Republican presidential candidate, former Pennsylvania Sen. Rick Santorum speaks at the Republican Jewish Coalition Presidential Forum in Washington, Thursday, Dec. 3, 2015. (AP Photo/Susan Walsh)

Rick Santorum Has Always Been An Agent of the Establishment

I have a lot of friends who adore Rick Santorum. They tend to be of the donor class or core support class. They tend to be evangelical. I’ve always found Santorum to be short tempered. I have a number of friends who worked for Santorum and all of them fall in the “he is short tempered” pool. In each encounter I’ve observed Santorum, he has struck me as entitled and petulant. I understand first impressions, but there have been a number of occasions to observe Santorum on the campaign trail and each time I’ve seen him snapping at somebody. Most reporters I talk to who have covered Santorum see the same thing in Santorum’s dealings with people when the lights are off and the cameras are not rolling.

Rick Santorum is also a tool of the establishment and cannot get himself elected. He only had success in 2012 because Mike Huckabee did not run that year against Romney and Santorum filled the void. This year, Santorum and Huckabee are canceling each other out. Santorum, no doubt angling for his next political job, has decided to throw in with the Establishment attacking Ted Cruz.

FairyTales from Santorum for President 2016 on Vimeo.

Santorum, you will remember, backed Arlen Specter too. Santorum could not win re-election in Pennsylvania and the odds are now he cannot win Pennsylvania. But he has nothing better to do.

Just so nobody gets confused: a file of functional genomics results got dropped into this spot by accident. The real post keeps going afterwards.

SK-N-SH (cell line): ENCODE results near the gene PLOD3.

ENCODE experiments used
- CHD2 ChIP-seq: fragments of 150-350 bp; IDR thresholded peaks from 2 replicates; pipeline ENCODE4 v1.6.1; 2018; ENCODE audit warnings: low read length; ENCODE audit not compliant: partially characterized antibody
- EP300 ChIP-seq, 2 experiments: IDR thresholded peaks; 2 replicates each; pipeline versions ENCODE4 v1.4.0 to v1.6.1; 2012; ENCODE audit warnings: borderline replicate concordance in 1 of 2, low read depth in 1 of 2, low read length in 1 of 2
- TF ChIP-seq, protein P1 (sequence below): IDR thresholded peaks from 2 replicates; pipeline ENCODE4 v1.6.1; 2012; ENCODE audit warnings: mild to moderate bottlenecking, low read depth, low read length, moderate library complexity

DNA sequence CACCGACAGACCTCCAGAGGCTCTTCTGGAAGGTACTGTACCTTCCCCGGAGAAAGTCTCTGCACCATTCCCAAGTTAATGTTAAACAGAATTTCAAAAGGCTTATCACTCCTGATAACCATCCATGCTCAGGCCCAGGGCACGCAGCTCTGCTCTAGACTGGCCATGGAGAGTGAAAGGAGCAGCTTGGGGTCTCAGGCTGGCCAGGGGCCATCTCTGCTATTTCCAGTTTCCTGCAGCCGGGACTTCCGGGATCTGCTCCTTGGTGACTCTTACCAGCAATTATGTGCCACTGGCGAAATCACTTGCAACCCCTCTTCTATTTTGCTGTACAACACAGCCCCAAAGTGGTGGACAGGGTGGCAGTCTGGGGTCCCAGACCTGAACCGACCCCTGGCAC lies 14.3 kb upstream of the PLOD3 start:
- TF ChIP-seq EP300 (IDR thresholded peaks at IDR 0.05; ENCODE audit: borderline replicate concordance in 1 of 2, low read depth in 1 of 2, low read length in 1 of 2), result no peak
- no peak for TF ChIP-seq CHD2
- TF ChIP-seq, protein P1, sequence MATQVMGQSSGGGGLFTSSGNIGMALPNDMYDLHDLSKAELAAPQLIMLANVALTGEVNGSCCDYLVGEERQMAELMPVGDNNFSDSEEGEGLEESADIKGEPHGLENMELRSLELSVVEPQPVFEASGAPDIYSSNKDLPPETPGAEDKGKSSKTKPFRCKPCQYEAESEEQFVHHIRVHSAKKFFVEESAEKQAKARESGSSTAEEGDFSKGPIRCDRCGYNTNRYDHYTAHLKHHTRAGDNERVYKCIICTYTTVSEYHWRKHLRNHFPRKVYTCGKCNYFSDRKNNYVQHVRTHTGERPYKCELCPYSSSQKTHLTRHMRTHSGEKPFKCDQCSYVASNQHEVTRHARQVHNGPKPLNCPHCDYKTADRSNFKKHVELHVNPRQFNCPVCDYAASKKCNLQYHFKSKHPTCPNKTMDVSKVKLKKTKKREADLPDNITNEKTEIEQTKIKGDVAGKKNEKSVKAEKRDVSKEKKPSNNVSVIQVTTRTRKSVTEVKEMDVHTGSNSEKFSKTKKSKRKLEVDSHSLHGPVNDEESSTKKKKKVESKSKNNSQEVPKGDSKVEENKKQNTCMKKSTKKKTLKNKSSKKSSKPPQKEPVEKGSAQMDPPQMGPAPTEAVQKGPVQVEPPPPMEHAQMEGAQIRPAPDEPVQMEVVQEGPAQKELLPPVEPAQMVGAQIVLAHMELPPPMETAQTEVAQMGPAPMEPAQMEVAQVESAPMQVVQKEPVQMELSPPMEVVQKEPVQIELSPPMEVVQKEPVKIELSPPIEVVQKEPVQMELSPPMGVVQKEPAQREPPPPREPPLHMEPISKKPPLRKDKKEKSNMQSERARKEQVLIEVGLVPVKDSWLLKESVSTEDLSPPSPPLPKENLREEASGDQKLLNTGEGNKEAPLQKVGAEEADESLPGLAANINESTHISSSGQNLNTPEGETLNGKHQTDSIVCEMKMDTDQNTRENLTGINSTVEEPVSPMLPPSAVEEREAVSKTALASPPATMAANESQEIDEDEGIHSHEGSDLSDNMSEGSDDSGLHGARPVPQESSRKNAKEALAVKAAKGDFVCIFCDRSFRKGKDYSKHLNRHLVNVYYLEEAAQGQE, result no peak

Frankly, Santorum has been a huge disappointment. The history of the Republican Party shows that the runner up tends to become the nominee the second time around. Had Huckabee gotten back in for 2012, he would have been the nominee. There is no question in my mind. And he would have done better than Romney. Huckabee, instead, went into the media and capitalized on his following that way.

Santorum, on the other hand, dropped out in 2012 and did nothing to capitalize on his runner up status. He could have been laying the groundwork as the heir apparent. Given Republican Party history he would have had a strong case to make. But he did not do it. Now he has returned to a much more crowded field having done little to bolster himself. He won’t win this time either. In fact, he will do far worse now than in 2012. But he might sabotage Cruz along the way in an effort to lay ground work for a future career in appointed politics.

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Erick Erickson

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